Bolstered by a viral campaign that managed to ensnare audience attention without giving too much away (the film had a codename for goodness’ sakes – one that stuck so well that it became the film’s actual name), Matt Reeves’ found-footage feature arrived in theaters with the kind of hype that’s hard to duplicate these days. That the film’s story is relatively straightforward (it’s essentially a monster movie puffed up with lots of shaky-cam and a huge scope) is mostly immaterial, because the film makes up for a been-there, done-that idea with technical wizardry and a cheeky sense of humor about itself (also, thank you, TJ Miller). A breakneck pace and a handful of stunning shots only add to its appeal, and for a film made almost a decade ago, “Cloverfield” doesn’t feel so dated as to distract. Who would have suspected that something that seemed to so viciously hinge on viral appeal could actually endure? — KE
“Inception” might be Christopher Nolan’s most refined film to date, coming just as the filmmaker found yet another way to bend and break our understanding of reality. Rather than play with time, as Nolan did in the equally classic “Memento,” reality itself gets manipulated in the dreamscapes that Cobb (Leonardo DiCaprio) and his band of thieves use to steal corporate secrets. Its definition as a science fiction film comes with the out-there, barely explained methodologies powering the narrative — there’s enough information given to make things feel relatively plausible, and if you don’t poke too hard at the actual technology enabling these journeys into the dream world, the imagination and wonder that result are still jaw-dropping. People showed up in droves for “Inception” (disproving the idea that audiences won’t show up for non-franchise blockbusters) and they walked out of the theater still feeling out what, exactly, it all means. We might still be trying to figure out this film’s mysteries — proving its lasting impact. — Liz Shannon Miller
“Attack the Block” felt fresh when it hit theaters in 2011, especially as an alien invasion story where the protagonists seemed integral to the story, not merely interchangeable pieces or pure merchandise ploys. As the leader of the group trying to rescue his neighborhood, John Boyega laid an early claim to stardom, never letting the momentum of the action dampen his charisma. On the other side of this sci-fi battle for South London real estate, the invaders are a nifty piece of creature design. Like rabies-fueled gorilla dogs with rows of Day-Glo kitchen knives for teeth, there’s real terror when those things come whipping around the corner by the handful. (They also make for great 8-bit GIFs.) The film also came at the right time, on the heels of director Joe Cornish’s involvement with “The Adventures of Tintin” and a prime early word-of-mouth success story of the VOD age. After five years, we’re ready for Cornish’s return to the director’s chair whenever he is. – SG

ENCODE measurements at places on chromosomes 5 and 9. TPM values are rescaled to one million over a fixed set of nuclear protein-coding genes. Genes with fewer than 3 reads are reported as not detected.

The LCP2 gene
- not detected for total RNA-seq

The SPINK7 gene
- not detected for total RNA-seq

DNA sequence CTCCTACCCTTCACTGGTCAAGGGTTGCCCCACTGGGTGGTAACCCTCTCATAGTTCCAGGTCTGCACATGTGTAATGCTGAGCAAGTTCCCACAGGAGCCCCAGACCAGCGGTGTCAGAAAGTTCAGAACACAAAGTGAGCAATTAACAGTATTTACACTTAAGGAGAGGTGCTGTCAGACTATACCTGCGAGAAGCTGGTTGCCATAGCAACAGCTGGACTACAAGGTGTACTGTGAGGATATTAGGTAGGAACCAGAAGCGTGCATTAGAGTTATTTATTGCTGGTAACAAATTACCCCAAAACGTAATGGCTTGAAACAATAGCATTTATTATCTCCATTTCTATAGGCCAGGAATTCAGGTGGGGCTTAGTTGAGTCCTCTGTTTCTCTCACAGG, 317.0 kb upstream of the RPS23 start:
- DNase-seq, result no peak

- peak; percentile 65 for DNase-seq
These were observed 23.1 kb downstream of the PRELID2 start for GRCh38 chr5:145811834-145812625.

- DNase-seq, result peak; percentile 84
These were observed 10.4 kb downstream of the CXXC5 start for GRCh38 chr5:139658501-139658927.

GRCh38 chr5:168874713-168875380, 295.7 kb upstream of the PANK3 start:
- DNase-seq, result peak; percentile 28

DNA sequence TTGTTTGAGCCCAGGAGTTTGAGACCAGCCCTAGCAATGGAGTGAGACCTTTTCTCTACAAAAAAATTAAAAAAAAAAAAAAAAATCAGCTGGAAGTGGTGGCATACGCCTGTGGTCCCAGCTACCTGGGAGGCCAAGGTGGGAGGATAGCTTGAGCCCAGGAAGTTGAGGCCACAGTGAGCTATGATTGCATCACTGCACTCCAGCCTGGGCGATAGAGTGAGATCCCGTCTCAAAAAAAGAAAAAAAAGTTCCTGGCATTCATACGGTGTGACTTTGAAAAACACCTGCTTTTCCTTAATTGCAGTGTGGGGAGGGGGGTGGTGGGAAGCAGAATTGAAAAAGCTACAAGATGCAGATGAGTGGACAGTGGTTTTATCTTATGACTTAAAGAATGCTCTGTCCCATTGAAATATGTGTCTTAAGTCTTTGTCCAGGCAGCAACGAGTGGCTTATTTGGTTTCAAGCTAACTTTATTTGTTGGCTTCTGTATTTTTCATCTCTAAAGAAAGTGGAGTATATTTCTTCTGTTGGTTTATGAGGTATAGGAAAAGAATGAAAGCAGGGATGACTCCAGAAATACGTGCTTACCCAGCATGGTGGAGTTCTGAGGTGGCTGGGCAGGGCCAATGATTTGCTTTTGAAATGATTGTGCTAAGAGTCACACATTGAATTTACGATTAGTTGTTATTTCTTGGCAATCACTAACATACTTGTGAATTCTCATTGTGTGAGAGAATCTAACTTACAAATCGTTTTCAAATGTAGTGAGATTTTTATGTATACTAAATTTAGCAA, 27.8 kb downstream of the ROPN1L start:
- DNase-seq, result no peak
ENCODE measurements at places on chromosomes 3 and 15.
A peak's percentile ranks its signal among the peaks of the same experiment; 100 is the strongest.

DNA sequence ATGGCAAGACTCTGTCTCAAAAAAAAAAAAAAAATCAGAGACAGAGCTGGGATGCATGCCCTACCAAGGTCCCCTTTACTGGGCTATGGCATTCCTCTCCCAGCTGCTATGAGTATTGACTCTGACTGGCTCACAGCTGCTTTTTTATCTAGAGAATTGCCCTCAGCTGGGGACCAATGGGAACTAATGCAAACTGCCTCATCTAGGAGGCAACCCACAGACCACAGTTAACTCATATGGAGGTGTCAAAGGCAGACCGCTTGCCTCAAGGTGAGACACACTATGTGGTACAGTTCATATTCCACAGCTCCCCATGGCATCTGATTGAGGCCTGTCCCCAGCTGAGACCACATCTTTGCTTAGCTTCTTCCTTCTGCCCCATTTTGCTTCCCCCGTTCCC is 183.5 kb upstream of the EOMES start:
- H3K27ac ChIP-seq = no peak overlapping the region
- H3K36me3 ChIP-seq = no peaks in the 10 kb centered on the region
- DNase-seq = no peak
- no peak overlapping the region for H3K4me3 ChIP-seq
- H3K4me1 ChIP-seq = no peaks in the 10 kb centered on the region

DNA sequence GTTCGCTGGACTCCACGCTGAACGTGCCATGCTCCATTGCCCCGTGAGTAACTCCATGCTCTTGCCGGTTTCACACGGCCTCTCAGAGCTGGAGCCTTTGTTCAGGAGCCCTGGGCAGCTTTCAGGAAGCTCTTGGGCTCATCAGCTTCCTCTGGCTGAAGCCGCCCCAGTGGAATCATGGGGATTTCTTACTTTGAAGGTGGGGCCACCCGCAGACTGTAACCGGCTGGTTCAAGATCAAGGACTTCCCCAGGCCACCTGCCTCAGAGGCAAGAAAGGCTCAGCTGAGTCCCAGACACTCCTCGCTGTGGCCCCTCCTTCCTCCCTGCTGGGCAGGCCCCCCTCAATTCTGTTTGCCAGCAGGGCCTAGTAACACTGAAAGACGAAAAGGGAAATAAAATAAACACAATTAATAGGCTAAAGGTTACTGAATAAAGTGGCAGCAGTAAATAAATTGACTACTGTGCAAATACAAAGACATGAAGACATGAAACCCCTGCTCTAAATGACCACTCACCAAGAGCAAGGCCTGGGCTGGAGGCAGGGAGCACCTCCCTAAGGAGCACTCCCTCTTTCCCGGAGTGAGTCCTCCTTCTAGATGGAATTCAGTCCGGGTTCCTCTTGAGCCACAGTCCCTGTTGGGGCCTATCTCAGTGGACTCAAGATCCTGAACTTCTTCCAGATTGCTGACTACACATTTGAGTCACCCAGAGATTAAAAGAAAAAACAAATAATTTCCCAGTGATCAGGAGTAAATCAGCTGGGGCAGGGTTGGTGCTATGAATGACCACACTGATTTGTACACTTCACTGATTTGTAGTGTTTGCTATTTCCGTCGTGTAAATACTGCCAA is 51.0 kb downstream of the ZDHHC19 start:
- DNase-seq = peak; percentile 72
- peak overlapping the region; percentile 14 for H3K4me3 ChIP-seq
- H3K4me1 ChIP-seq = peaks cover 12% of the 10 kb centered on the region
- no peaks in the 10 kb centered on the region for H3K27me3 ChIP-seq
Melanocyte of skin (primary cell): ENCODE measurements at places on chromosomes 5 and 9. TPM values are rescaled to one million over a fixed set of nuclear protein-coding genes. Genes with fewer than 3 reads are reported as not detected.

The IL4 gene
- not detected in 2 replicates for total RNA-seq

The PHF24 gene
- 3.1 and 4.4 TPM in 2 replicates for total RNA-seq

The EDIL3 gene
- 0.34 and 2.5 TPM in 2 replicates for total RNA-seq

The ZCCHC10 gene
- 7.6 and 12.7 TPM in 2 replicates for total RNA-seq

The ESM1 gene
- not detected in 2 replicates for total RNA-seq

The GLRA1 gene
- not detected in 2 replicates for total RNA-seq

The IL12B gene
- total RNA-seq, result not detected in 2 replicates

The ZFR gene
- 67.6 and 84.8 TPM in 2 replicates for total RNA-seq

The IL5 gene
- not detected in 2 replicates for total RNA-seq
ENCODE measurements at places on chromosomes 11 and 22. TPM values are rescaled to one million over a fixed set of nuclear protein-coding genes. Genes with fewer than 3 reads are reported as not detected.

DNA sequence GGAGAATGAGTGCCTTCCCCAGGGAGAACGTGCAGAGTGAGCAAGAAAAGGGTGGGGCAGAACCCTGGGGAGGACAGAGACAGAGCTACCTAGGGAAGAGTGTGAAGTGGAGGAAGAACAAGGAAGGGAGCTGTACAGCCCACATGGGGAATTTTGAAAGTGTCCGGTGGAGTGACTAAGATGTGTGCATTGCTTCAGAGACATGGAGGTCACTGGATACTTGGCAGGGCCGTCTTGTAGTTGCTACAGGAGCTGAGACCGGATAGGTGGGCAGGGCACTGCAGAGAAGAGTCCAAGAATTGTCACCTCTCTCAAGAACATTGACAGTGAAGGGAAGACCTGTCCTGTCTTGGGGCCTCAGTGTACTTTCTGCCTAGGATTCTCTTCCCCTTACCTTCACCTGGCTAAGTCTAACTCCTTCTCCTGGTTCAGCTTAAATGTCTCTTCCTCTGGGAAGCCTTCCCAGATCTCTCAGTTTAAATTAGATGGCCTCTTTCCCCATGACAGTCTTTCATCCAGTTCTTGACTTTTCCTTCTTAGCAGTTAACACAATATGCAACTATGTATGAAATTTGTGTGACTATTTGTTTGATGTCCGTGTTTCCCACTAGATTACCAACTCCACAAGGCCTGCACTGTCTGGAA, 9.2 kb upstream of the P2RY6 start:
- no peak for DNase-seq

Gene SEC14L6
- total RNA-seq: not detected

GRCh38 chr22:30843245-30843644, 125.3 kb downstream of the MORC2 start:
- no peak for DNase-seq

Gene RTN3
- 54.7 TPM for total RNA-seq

“I don’t want to talk about time travel because if we start talking about it, then we’re going to be here all day talking about it, making diagrams with straws.” Older Joe’s dismissal of the very device that makes “Looper” one of the aughts’ best science fiction films is also why it became so compelling. Understanding time travel isn’t as important to Rian Johnson’s mind-bending marvel as understanding the characters’ motivations for each and every choice they make. When sent back in time to close his own loop, so to speak, Young Joe faces decisions with consequences he may not have the wisdom to recognize, and tracking how those choices are made in real-time makes “Looper” as addictive as it is fascinating. While Joseph Gordon-Levitt may not look like a young Bruce Willis, it’s a testament to the script (and performances) that audiences willingly went along with Older and Younger Joe before “Looper” even got going. — BT
Richard Curtis’ masterwork in humanity is romance without cynicism. Wisdom without arrogance. Love without shame. Moreover, it treats time travel in a fashion before unrecognized and all the more pertinent to a present without it. Merely stating, “Time is our most valuable resource,” is hardly helpful in our uncontrollably fast-moving lives, but Curtis and his delightful cast find a way to show you why and how to make it work for you — whether you’ve got a dark space to flee to or not. I’ve said this before in regard to what stands as a truly magical monument to hope, but if we all could abide by the ideals of “About Time,” the world would be a better place. How many films can claim the same? — BT
Up next: What happens when humans aren’t the stars anymore?